Friday, October 11, 2019


I don't completely agree with the thesis of this New York Times news analysis by Thomas Kaplan:
Republicans have tried to brand [Elizabeth Warren] as a socialist, attack her policy ideas and portray her as too left-wing for the American electorate. None of those arguments have diminished her political momentum, robust fund-raising or polling.

But in the past week, conservative news sites have challenged Ms. Warren’s story about how a public school principal forced her out of a teaching job in 1971 because she was “visibly pregnant,” and the Republican National Committee grabbed onto the issue to wage its own attack. In doing so, Republicans employed a tactic — questioning a female candidate’s authenticity — that is at once often a sexist trope in politics and a strategy used against Hillary Clinton in 2016.
I don't agree with it for a couple of reasons. First, I don't see Republicans using forms of the word "authenticity" in reference to Warren -- they say she's being untruthful about being fired for her pregnancy, just as they did when they accused her of inventing a Cherokee ancestor. (They were wrong in both cases.) "Authenticity" seems to be a word Kaplan is introducing to the discussion. And while the charge of inauthenticity is unfairly applied to women in politics, it's also applied to men -- here's Maureen Dowd a few years back applying it to Mitt Romney and George H.W. Bush. Al Gore was deemed inauthentic. So was John Kerry. By contrast, Donald Trump -- the biggest liar on the planet -- is widely believed to be "authentic." Women are frequent targets of the inauthenticity attack, but Sarah Palin was deemed to have "cultural authenticity."

Here's a convoluted explanation of political authenticity, from Jennifer Szalai of the Times in 2016:
In the pageant of authenticity that is the American campaign trail, candidates show us what they eat, and we tell them who they are. Dining like a local might seem a good way to demonstrate that under that Ivy League pedigree is a down-home Everyman worthy of your trust and your vote, but attempts to seem truly ordinary can easily sour into bungled displays of being hopelessly out of touch. Sargent Shriver, the Democratic candidate for the vice presidency in 1972, was talking to steelworkers at a bar in Youngstown, Ohio, when he followed up their orders for more beer with “Make mine a Courvoisier!” (He lost.) Four years later, Gerald Ford, visiting the Alamo, bit awkwardly into a tamale still wrapped in its corn husk, a moment that was entered into the historical record with an above-­the-fold photo on the front page of The New York Times. (He lost, too — and when asked afterward what he learned from the campaign, he answered: “Always shuck your tamales.”)
Here's the thing: Shriver and Ford were being authentic. Shriver was a patrician. Ford was a Midwestern white guy who probably wasn't familiar with Mexican food. That's authentically who they were.
In April, two months after the release of BeyoncĂ©’s “Formation,” with the line “I got hot sauce in my bag,” Hillary Clinton went on “The Breakfast Club,” a radio show on New York’s Power 105.1, and insisted to the show’s black hosts and its many black listeners that she — of course! — carries hot sauce in her bag....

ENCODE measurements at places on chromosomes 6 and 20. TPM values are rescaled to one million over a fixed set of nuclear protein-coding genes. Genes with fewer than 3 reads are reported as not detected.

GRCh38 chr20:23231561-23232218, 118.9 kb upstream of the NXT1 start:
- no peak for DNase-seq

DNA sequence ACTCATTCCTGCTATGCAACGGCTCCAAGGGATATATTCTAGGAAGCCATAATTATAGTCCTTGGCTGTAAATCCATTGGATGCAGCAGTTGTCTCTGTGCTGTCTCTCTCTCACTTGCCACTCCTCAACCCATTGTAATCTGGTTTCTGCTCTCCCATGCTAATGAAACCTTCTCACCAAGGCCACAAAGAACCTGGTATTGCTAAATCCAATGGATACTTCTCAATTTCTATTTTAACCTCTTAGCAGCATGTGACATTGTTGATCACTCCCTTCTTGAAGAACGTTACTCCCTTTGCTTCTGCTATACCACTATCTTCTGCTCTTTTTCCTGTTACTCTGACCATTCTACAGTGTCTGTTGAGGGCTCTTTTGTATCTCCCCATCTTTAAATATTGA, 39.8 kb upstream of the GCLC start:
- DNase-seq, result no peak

Clinton’s hot sauce looked a lot like pandering — even though, back in 2001, the journalist Michael Tomasky wrote that Clinton was “known to carry around a little bottle of Tabasco sauce on her person.” But Clinton has been dogged for years by what pundits like to call her authenticity problem: She seems forever “at pains,” as a reporter for CNN put it, “to convince Americans that she is a real person,” to prove that she actually means it when she says she regrets her vote on the Iraq war, or when she says she opposes the Trans-­Pacific Partnership and cuts to Social Security. To listen to her critics, the real Clinton is a shape-shifter, with any avowals of authenticity dismissed as the expedient work of a conniving opportunist.
Of course, Trump lies and changes positions all the time, and he's "real." But Hillary is frequently uncomfortable when she's speaking in public -- as are Gore, Kerry, and Romney. They're not "naturals." Trump (alas) is a natural -- he never seems more comfortable than when he's holding forth, bragging about himself, and slagging his enemies.

For women, of course, just being ambitious in public life is regarded as unnatural. So it's easier to attack them as "inauthentic," because they're going against our stereotypes merely by seeking high office especially when they're not fully at ease as public figures.

But Warren is very much at ease. She's comfortable speaking. She's funnier and more passionate on the stump than Hillary is. That doesn't mean she'd necessarily be a better president than Hillary would have been. But she's more capable of fighting the "inauthenticity" charge. On the other hand, she's clearly ambitious, which, in the view of far too many people, means she's not appropriately female (and that's "inauthentic").

We should stop talking about authenticity in politics. If we think Sargent Shriver would have seemed more authentic by ordering a drink he never ordered, or think Trump is authentic when he's lying (though, in a way, he is), then the concept has no meaning. Let's drop it.

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